What were the causes of the Six-Day War?
The immediate causes for the war included a series of escalating steps taken by the Arabs: the concluding of a Syrian-Egyptian military pact to which Jordan and Iraq later joined, the expulsion of the UN Emergency Force (UNEF) from the Sinai Peninsula and the concentration of Egyptian forces there, and finally the …
Which of the following was a result of the 1967 war?
As a result of the war, Israel gained control of the Gaza Strip and the Sinai Peninsula from Egypt, the West Bank and East Jerusalem from Jordan, and the Golan Heights from Syria. Israeli morale and international prestige were greatly increased by the outcome of the war, and the area under Israeli control tripled.
What was the cause of the Six Day War?
Video: The Six-Day War of 1967: Causes & Timeline. An Egyptian plot in 1967 to destroy Israel backfired when Israel struck first, destroying the forces of Egypt, Jordan, and Syria, and taking possession of new territory.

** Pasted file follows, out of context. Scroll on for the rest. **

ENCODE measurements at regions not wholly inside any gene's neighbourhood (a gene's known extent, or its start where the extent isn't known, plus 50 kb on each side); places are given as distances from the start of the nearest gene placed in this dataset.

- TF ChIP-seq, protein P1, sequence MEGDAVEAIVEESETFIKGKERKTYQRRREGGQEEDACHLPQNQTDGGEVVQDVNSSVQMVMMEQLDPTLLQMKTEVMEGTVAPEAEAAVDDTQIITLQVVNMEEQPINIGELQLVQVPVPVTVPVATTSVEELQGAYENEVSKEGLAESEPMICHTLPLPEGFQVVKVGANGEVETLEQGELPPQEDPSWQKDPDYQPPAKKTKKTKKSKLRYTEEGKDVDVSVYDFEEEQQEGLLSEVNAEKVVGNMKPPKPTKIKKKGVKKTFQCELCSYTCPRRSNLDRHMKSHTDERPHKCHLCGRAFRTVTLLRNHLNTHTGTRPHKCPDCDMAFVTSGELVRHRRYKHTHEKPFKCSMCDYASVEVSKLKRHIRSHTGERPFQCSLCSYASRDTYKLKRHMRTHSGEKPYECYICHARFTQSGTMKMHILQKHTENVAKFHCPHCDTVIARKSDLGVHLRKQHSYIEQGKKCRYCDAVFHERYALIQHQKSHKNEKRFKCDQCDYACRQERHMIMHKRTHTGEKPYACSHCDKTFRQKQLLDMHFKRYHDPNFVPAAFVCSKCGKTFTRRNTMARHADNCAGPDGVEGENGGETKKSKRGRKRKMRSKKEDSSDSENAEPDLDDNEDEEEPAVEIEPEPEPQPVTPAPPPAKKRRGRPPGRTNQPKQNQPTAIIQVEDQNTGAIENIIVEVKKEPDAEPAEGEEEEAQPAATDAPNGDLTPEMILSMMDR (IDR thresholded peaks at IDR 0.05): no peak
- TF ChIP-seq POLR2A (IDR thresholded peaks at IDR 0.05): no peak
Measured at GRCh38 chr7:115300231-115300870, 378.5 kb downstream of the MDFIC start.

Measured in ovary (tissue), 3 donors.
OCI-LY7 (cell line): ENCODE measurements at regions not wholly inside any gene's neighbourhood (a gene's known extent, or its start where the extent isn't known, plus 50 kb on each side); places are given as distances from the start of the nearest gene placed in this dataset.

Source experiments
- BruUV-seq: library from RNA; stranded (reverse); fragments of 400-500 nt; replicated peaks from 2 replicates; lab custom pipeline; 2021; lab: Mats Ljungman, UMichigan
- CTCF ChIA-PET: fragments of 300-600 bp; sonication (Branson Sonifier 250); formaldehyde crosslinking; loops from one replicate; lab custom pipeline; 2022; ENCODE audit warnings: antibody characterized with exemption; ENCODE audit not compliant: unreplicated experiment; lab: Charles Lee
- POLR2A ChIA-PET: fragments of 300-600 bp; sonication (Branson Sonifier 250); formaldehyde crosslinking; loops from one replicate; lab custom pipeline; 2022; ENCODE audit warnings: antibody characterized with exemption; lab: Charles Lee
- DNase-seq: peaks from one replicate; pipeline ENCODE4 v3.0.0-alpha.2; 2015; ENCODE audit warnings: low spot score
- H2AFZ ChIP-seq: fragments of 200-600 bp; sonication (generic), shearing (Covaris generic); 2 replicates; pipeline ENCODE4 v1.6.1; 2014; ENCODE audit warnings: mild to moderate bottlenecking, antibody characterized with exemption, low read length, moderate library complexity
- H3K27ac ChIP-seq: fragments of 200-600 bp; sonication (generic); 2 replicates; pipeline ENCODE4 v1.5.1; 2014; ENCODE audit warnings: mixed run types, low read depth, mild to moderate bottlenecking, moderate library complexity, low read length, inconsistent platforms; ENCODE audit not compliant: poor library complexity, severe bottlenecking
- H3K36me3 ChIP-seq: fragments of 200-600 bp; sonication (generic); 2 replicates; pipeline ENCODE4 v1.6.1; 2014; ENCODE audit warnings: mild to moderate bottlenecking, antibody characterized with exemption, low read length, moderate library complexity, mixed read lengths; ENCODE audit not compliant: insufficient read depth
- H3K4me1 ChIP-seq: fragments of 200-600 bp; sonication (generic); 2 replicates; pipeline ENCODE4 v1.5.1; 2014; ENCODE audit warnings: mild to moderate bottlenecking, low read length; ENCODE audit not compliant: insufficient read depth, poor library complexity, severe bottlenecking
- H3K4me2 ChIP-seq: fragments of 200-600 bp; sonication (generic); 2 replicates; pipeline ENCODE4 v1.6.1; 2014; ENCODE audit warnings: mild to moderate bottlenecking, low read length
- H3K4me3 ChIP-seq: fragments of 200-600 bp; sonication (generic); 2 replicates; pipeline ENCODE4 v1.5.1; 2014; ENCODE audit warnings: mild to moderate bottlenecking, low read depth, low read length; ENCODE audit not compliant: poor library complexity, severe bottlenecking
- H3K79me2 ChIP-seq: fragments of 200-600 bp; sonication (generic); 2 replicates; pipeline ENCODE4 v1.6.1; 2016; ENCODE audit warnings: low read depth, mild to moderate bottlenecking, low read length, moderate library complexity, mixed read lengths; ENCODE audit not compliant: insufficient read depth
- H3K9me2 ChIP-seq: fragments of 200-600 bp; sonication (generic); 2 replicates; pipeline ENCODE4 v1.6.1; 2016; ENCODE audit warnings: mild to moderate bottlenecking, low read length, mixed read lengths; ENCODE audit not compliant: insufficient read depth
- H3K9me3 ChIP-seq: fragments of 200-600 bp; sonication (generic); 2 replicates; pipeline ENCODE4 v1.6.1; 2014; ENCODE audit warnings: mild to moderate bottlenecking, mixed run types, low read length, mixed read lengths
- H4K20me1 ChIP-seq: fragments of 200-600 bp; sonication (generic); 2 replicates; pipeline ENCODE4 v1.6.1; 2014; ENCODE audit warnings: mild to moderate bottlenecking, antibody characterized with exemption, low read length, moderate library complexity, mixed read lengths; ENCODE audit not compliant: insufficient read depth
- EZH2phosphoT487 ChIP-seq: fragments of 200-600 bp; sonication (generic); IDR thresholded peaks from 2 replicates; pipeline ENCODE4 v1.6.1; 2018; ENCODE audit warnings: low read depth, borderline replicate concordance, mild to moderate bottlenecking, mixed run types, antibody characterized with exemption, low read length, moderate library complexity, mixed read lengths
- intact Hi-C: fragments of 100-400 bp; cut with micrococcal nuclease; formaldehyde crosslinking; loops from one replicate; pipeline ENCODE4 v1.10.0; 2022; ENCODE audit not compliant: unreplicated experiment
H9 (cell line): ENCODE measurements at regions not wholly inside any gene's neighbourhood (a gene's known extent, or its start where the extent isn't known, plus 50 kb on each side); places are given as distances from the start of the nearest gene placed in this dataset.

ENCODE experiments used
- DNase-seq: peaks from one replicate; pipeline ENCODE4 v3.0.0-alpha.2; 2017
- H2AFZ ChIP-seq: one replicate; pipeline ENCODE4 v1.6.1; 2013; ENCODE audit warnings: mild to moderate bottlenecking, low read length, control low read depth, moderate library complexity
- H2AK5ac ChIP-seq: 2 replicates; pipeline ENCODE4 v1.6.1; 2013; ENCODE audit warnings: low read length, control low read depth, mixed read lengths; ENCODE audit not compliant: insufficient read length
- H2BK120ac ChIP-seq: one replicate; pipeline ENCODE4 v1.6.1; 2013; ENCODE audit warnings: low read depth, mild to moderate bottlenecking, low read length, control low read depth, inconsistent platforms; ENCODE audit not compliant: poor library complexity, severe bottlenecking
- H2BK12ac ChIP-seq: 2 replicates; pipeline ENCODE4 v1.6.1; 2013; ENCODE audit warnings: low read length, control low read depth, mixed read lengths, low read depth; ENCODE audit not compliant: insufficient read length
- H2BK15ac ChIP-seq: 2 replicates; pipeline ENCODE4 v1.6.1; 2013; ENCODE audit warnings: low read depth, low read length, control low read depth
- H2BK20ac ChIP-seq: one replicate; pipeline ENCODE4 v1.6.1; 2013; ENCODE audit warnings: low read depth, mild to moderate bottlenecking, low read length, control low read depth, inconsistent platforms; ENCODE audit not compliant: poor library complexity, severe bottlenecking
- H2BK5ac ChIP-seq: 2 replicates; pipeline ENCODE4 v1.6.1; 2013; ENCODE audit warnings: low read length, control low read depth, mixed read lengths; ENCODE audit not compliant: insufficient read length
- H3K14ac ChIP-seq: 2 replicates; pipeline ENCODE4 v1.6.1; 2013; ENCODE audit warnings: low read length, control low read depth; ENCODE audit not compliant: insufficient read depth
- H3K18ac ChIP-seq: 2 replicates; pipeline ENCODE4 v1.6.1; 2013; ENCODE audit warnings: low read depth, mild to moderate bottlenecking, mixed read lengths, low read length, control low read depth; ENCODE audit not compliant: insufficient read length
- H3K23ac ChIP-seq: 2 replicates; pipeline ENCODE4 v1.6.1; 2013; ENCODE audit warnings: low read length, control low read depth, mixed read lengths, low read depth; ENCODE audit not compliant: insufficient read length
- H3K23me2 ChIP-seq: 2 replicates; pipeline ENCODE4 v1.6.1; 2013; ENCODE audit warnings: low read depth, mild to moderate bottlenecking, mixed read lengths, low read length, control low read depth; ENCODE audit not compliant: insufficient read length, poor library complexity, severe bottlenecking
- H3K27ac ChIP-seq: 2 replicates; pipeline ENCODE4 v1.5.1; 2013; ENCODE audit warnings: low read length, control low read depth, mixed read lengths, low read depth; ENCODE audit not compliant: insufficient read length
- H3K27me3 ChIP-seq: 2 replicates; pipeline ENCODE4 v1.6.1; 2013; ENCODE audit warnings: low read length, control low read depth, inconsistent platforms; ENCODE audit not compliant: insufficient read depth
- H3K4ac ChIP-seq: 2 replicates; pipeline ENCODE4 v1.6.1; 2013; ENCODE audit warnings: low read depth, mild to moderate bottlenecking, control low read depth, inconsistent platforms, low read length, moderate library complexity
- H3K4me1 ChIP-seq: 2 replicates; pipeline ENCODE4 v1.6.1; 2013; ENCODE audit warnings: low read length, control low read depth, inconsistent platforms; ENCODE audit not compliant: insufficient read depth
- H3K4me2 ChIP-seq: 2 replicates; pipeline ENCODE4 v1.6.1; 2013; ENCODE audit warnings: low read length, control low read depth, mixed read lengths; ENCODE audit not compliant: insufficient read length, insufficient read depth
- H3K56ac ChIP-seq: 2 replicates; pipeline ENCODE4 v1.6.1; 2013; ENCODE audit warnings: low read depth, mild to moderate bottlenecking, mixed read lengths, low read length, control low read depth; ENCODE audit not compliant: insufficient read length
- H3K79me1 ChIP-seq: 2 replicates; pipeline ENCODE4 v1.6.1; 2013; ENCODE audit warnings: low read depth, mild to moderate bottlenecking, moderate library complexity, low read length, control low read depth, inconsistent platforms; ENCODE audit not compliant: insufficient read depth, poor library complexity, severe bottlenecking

What was the outcome of the 1967 Arab-Israeli War?
The main outcome of the war, however, was the Israeli seizure of previously Arab-controlled territories. From Egypt, Israel seized the Sinai desert, from Syria the Golan Heights, and in Jordan, King Hussein probably suffered most devastating loss by losing the West Bank and East Jerusalem.
When did Israel win the Six Day War?
In a series of campaigns alternating with truces between May and December 1948, the Arab units were routed, and by the summer of 1949 Israel had concluded armistices with its neighbours. In the Six-Day War of June 1967, the Israelis captured the West Bank, including east Jerusalem and the Old City, from Jordan.
What was the situation in the Middle East during the Six Day War?
An era of relative calm prevailed in the Middle East during the late 1950s and early 1960s, but the political situation continued to rest on a knife edge. Arab leaders were aggrieved by their military losses and the hundreds of thousands of Palestinian refugees created by Israel’s victory in the 1948 war.